Wheels are in motion to tackle pothole issues along aging roadways in Babylon Town.

Babylon Supervisor Rich Schaffer held a press conference Wednesday, during which he announced a new program called “Prevent Pothole Plague,” which is a $100 million initiative that would improve the area’s roadways over eight years.

“A few months back, our roads expert, Vince Galdiero, who has nearly 50 years of experience in the field, came to me with some alarming data,” said Schaffer. “Babylon’s roads are in trouble.”

During the presentation in Copiague, statistics were shown to the public from VHB, the town’s road contractors, which rates roadways from a scale of 1 to 100.

While Babylon Town’s roads averaged a score of 77, the second-best score on Long Island, the infrastructure is degrading rapidly, officials said.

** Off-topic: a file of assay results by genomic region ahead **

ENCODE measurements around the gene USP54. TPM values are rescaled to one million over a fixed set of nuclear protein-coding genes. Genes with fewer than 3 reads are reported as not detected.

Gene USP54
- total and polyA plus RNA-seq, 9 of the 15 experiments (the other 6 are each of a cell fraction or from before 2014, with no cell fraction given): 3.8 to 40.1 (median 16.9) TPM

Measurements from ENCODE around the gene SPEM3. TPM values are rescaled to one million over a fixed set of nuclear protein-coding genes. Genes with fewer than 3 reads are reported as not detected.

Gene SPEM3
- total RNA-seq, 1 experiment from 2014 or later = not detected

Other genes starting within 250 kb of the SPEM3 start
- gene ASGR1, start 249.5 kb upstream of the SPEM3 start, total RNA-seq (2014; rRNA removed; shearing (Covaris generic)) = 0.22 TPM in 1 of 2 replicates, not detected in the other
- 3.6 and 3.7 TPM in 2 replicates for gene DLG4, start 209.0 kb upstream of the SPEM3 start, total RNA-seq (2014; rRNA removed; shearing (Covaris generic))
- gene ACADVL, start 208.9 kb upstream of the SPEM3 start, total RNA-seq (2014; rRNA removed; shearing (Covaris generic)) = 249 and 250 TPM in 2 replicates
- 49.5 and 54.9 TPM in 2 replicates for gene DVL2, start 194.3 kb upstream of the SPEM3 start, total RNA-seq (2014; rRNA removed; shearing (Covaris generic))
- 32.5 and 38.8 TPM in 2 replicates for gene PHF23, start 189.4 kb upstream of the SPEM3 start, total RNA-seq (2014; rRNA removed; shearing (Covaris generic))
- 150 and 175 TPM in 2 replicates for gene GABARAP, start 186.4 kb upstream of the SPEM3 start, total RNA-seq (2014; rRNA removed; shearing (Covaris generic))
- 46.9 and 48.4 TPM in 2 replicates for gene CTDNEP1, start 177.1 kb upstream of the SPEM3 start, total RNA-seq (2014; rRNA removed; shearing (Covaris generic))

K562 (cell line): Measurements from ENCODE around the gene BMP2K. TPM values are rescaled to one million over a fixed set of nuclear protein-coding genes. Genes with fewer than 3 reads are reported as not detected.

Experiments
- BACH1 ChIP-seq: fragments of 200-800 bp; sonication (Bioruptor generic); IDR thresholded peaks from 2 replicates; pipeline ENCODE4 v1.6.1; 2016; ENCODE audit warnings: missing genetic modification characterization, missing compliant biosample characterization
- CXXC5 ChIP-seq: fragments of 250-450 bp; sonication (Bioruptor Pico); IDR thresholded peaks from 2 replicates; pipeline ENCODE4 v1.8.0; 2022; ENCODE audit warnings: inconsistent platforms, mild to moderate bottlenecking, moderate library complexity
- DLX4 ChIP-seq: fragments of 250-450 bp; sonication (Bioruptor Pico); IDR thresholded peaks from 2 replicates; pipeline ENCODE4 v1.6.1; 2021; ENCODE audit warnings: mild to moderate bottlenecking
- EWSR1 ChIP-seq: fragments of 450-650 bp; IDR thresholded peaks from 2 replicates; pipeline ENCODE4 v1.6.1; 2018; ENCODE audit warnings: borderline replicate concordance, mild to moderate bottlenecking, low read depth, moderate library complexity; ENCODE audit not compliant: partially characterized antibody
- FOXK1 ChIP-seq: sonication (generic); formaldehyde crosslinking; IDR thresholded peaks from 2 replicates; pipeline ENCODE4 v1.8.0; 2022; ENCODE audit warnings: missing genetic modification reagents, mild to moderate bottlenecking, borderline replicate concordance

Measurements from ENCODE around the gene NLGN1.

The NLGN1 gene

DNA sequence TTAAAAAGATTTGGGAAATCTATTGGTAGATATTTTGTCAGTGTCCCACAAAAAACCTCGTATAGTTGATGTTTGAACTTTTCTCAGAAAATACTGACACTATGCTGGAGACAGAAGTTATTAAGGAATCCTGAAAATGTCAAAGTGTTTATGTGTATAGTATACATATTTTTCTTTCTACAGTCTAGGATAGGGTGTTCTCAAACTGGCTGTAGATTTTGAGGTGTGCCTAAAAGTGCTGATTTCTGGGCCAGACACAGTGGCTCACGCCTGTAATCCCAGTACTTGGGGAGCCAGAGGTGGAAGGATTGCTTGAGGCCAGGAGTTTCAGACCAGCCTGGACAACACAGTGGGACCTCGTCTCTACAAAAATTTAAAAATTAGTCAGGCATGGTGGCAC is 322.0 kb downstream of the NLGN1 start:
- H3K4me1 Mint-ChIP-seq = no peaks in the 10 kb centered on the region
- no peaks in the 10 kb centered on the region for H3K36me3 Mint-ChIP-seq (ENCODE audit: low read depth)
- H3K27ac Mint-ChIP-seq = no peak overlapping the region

“Due to many of the town’s roads being constructed during the 1950s and 60s, scores are dropping quickly,” said the town’s public works commissioner, Tom Stays. “Projections show the townwide average dropping as low as 65 if budgeting remains the same.”

Later that evening, the Babylon Town Board approved the first year’s worth of boosted spending — or $10.4 million — to improve the roads.

Babylon Town, which historically had a road budget of $6 million per year, will be spending between $10 million and $13 million each year — if passed — until 2027.

According to the administration, the increase in spending will not contribute to the town’s debt levels or affect town taxes.

“Due to a combination of top bond rating, ability to cut taxes this year, and conservative budgeting, the town is in a unique position to invest heavily in its infrastructure without borrowing money or burdening taxpayers,” reads a town press announcement on the initiative.

Top: Babylon Town Supervisor Rich Schaffer discussing his plans for his Prevent Pothole Plague program. (Courtesy photo)